Newlywed Parents Carry Cancer-Stricken Toddler After Hospital Wedding

A candid photo was taken of a couple taking their 2-year-old back to his room.

— -- The powerful image of a couple as they carry their 2-year-old child through a hospital hallway is capturing hearts across the nation.

Celia and Geff Kinzel wed this month in the chapel of Nationwide Children’s Hospital in Columbus, Ohio, where their son Logan is a patient. After the Jan. 7 ceremony, Logan's grandmother took a photo of his going back to his room with his mother and father.

"Everyone was really touched by it," Celia Kinzel told ABC News of the photo. "I really hope from all of this, that it does bring awareness to pediatric cancer. Before this happened to Logan, I thought it was rare. I hope this sheds some light on it and people see that it's common."

Logan Kinzel was diagnosed with stage 4 brain cancer a second time in November and has done five rounds of chemotherapy.

"He is a charmer, he will just look at you and you fall in love with him," Kinzel said. "He is still smiling and playing. He had his days where he wants to lay down and be cozy all day but, for the most part, he's just a happy 2-year-old."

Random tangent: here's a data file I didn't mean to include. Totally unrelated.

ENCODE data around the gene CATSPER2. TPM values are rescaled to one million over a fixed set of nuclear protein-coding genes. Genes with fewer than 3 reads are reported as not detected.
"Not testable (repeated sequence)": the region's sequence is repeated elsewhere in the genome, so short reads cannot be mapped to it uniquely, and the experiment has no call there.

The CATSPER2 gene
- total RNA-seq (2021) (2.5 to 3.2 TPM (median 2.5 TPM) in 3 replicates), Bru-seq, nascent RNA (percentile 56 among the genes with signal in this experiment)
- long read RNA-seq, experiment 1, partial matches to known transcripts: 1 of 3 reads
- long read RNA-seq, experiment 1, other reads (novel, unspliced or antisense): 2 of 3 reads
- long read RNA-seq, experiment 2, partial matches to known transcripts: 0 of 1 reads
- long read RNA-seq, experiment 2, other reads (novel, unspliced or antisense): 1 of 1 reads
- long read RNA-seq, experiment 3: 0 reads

Logan has been staying at the hospital since his second diagnosis. Because of this, his parents, who were engaged in 2015, decided to move up their wedding, which was originally scheduled for June 2, 2018.

Celia, 26, and Geff Kinzel, 32, were married in the hospital chapel among family members, including sons Logan and Rowan, 4.

On the way out, Kinzel's mother, Megan Dempsey, 49, snapped a photo of her daughter, son-in-law and grandson. Both Dempsey and the hospital later shared it on their Facebook pages.

"I was chasing them down the hallway ... they were going back up to Logan's hospital room and it was just a lucky snap of a picture," Dempsey of Columbus told ABC News. "We were so happy that Logan was able to come down. It was just a nice day for Celia and Geff and a nice break from what's really been such a difficult time."

Nationwide Children's Hospital said it does its best to accommodate special occasions "in the best interest of the patient."

"We are happy for the Kinzel family and glad they had such a lovely ceremony," a hospital representative wrote to ABC News.

Kinzel hopes she and her family can make up lost time with Logan after he completes his treatments, she said.